c-Myc Represses Transcription of Epstein-Barr Virus Latent Membrane Protein 1 Early after Primary B Cell Infection.
Recent evidence has shown that the Epstein-Barr virus (EBV) oncogene LMP1 is not expressed at high levels early after EBV infection of primary B cells, despite its being essential for the long-term outgrowth of immortalized lymphoblastoid cell lines (LCLs). In this study, we found that expression of LMP1 increased 50-fold between 7 days postinfection and the LCL state. Metabolic labeling of nascent transcribed mRNA indicated that this was primarily a transcription-mediated event. EBNA2, the key viral transcription factor regulating LMP1, and CTCF, an important chromatin insulator, were recruited to the LMP1 locus similarly early and late after infection. However, the activating histone H3K9Ac mark was enriched at the LMP1 promoter in LCLs relative to that in infected B cells early after infection. We found that high c-Myc activity in EBV-infected lymphoma cells as well as overexpression of c-Myc in an LCL model system repressed LMP1 transcription. Finally, we found that chemical inhibition of c-Myc both in LCLs and early after primary B cell infection increased LMP1 expression. These data support a model in which high levels of endogenous c-Myc activity induced early after primary B cell infection directly repress LMP1 transcription.IMPORTANCE EBV is a highly successful pathogen that latently infects more than 90% of adults worldwide and is also causally associated with a number of B cell malignancies. During the latent life cycle, EBV expresses a set of viral oncoproteins and noncoding RNAs with the potential to promote cancer. Critical among these is the viral latent membrane protein LMP1. Prior work suggests that LMP1 is essential for EBV to immortalize B cells, but our recent work indicates that LMP1 is not produced at high levels during the first few weeks after infection. Here we show that transcription of the LMP1 gene can be negatively regulated by a host transcription factor, c-Myc. Ultimately, understanding the regulation of EBV oncogenes will allow us to better treat cancers that rely on these viral products for survival.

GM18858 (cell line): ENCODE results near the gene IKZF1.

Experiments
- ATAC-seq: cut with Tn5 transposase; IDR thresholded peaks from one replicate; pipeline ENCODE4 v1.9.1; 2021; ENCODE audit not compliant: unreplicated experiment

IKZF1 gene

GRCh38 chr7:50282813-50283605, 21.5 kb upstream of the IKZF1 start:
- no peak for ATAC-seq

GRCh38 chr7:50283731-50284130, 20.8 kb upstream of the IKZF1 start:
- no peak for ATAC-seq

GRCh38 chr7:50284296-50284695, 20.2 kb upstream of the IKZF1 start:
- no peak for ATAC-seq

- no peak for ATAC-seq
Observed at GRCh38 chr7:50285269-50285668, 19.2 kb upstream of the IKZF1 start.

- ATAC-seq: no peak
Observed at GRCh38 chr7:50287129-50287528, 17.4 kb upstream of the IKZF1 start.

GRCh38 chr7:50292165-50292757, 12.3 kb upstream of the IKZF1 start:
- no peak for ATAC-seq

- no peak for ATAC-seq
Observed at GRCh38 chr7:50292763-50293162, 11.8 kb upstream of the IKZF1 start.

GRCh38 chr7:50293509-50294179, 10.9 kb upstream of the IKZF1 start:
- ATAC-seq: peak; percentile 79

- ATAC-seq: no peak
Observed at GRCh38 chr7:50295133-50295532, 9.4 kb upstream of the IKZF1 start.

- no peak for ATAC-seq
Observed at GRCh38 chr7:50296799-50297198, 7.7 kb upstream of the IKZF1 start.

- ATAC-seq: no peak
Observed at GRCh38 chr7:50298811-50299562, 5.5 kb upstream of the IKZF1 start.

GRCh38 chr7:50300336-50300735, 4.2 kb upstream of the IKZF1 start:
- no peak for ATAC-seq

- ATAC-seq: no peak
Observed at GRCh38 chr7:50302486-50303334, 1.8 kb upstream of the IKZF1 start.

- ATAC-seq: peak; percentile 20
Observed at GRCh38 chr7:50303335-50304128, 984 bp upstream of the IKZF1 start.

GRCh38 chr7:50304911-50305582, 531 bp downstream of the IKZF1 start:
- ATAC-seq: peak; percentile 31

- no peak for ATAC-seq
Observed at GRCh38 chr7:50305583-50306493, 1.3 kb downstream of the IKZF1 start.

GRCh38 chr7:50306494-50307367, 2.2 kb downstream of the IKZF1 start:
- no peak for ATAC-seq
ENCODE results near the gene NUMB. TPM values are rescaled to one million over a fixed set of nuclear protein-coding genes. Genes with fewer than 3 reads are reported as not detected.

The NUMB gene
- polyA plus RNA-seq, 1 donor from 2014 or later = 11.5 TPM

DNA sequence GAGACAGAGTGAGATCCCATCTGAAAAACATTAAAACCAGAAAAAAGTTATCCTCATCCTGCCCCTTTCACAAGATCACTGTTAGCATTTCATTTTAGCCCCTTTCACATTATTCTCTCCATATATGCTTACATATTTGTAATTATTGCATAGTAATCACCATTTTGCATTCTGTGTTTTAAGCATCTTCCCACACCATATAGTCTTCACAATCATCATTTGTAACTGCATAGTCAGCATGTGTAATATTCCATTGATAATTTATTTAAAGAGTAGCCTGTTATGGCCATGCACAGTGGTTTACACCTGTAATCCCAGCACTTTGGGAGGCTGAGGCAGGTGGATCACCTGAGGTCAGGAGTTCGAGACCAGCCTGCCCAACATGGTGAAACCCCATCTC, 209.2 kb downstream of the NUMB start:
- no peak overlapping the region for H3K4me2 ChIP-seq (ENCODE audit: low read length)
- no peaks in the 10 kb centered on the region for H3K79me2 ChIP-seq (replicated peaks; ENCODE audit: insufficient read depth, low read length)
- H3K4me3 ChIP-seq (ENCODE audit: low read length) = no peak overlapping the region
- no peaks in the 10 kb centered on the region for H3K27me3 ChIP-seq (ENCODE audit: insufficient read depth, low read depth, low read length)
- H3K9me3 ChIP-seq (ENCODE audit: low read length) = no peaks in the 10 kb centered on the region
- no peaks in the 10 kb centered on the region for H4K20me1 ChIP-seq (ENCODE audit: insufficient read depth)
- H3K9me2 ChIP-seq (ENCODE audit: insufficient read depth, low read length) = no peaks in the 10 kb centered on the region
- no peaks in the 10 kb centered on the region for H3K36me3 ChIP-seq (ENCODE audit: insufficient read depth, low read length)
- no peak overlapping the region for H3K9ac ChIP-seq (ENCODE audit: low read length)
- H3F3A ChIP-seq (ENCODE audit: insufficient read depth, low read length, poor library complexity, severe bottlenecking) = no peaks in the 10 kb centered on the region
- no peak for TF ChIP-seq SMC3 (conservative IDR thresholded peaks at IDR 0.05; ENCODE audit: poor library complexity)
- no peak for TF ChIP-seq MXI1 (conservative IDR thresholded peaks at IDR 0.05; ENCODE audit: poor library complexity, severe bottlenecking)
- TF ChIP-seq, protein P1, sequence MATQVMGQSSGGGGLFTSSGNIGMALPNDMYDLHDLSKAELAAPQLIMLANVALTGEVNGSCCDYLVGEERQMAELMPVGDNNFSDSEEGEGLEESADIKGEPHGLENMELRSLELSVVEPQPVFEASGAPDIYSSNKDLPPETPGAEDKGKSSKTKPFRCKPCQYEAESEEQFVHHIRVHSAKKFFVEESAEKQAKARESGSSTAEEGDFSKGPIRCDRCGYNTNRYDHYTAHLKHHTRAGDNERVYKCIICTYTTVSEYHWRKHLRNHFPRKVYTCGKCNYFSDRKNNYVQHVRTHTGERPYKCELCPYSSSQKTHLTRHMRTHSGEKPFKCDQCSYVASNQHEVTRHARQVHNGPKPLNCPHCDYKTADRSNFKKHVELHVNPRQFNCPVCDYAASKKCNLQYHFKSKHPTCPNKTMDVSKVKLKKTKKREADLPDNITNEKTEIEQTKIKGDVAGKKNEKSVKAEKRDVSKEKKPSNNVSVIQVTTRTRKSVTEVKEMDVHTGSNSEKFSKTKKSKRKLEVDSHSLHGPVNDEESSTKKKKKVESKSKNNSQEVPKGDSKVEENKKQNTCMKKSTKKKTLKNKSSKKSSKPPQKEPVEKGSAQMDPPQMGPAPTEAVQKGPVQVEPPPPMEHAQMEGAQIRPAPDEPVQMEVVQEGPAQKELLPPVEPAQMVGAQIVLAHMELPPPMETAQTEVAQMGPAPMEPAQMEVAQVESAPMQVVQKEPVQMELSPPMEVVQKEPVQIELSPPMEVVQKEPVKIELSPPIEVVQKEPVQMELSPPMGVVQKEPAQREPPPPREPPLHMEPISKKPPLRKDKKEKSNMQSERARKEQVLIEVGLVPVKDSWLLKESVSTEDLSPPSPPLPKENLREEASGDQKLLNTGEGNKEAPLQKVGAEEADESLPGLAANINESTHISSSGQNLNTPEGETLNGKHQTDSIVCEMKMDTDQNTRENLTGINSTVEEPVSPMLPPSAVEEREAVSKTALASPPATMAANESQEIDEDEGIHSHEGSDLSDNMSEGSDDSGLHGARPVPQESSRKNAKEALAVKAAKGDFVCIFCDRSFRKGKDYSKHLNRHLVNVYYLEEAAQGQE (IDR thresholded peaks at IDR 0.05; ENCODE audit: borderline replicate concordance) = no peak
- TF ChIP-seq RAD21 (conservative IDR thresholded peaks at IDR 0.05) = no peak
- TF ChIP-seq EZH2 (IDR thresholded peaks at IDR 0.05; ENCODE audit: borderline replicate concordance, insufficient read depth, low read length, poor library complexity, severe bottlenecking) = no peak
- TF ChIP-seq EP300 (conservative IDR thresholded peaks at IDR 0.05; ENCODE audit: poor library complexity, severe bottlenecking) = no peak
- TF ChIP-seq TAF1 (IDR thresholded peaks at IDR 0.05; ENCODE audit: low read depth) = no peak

Price, AM; Messinger, JE; Luftig, MA
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